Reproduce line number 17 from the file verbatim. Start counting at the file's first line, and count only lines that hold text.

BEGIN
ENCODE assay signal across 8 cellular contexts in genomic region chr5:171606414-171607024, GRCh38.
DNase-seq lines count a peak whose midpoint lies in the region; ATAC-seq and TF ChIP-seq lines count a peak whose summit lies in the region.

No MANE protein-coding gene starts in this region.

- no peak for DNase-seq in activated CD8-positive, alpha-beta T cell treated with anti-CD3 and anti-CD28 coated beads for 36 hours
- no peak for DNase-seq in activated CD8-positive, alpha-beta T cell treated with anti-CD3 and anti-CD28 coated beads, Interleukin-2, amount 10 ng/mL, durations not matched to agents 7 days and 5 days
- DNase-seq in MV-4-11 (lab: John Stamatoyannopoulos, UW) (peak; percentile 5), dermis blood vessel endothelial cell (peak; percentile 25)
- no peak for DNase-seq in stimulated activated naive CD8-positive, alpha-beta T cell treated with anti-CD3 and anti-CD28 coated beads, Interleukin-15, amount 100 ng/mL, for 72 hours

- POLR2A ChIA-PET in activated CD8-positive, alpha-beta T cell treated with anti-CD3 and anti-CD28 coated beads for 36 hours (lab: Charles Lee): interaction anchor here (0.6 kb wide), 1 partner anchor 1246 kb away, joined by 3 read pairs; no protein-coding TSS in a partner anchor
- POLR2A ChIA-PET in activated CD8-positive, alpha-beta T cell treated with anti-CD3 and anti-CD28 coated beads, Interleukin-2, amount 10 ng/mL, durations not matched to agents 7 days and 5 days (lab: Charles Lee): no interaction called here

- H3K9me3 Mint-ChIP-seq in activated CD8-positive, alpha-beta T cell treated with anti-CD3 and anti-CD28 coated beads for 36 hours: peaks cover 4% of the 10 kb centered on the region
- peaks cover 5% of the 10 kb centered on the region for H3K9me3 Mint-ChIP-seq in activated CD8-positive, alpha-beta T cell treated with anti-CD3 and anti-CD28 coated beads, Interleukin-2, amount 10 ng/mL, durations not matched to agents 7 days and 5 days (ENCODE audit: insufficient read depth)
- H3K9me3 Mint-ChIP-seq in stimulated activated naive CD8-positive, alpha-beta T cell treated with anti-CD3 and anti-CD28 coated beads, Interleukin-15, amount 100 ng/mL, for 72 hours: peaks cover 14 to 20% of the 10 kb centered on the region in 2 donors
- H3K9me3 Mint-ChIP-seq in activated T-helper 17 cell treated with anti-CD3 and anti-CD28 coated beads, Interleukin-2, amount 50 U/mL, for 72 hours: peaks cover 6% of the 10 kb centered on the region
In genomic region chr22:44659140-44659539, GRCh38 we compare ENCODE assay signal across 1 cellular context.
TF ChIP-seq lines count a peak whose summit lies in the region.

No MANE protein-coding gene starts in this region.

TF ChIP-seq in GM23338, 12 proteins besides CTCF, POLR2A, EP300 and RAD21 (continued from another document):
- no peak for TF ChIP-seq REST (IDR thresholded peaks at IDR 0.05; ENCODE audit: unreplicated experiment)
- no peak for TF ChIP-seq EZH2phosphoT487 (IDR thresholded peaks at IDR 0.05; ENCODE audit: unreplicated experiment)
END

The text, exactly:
TF ChIP-seq in GM23338, 12 proteins besides CTCF, POLR2A, EP300 and RAD21 (continued from another document):